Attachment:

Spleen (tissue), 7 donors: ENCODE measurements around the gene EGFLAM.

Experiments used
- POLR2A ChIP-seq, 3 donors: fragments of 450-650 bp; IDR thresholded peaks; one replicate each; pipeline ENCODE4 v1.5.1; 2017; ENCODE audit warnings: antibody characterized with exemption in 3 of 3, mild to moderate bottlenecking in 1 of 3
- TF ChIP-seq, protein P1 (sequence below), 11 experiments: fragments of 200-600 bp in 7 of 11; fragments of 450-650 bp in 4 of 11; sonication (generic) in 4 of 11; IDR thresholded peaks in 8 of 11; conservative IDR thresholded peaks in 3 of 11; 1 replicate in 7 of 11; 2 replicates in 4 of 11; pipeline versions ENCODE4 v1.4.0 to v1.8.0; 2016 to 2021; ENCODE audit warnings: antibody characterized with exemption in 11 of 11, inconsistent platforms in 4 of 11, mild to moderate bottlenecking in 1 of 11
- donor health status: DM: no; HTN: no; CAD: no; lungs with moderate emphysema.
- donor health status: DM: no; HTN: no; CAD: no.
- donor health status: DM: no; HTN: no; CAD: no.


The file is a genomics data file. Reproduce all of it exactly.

Spleen (tissue), 7 donors: ENCODE measurements around the gene EGFLAM.

Experiments used
- POLR2A ChIP-seq, 3 donors: fragments of 450-650 bp; IDR thresholded peaks; one replicate each; pipeline ENCODE4 v1.5.1; 2017; ENCODE audit warnings: antibody characterized with exemption in 3 of 3, mild to moderate bottlenecking in 1 of 3
- TF ChIP-seq, protein P1 (sequence below), 11 experiments: fragments of 200-600 bp in 7 of 11; fragments of 450-650 bp in 4 of 11; sonication (generic) in 4 of 11; IDR thresholded peaks in 8 of 11; conservative IDR thresholded peaks in 3 of 11; 1 replicate in 7 of 11; 2 replicates in 4 of 11; pipeline versions ENCODE4 v1.4.0 to v1.8.0; 2016 to 2021; ENCODE audit warnings: antibody characterized with exemption in 11 of 11, inconsistent platforms in 4 of 11, mild to moderate bottlenecking in 1 of 11
- donor health status: DM: no; HTN: no; CAD: no; lungs with moderate emphysema.
- donor health status: DM: no; HTN: no; CAD: no.
- donor health status: DM: no; HTN: no; CAD: no.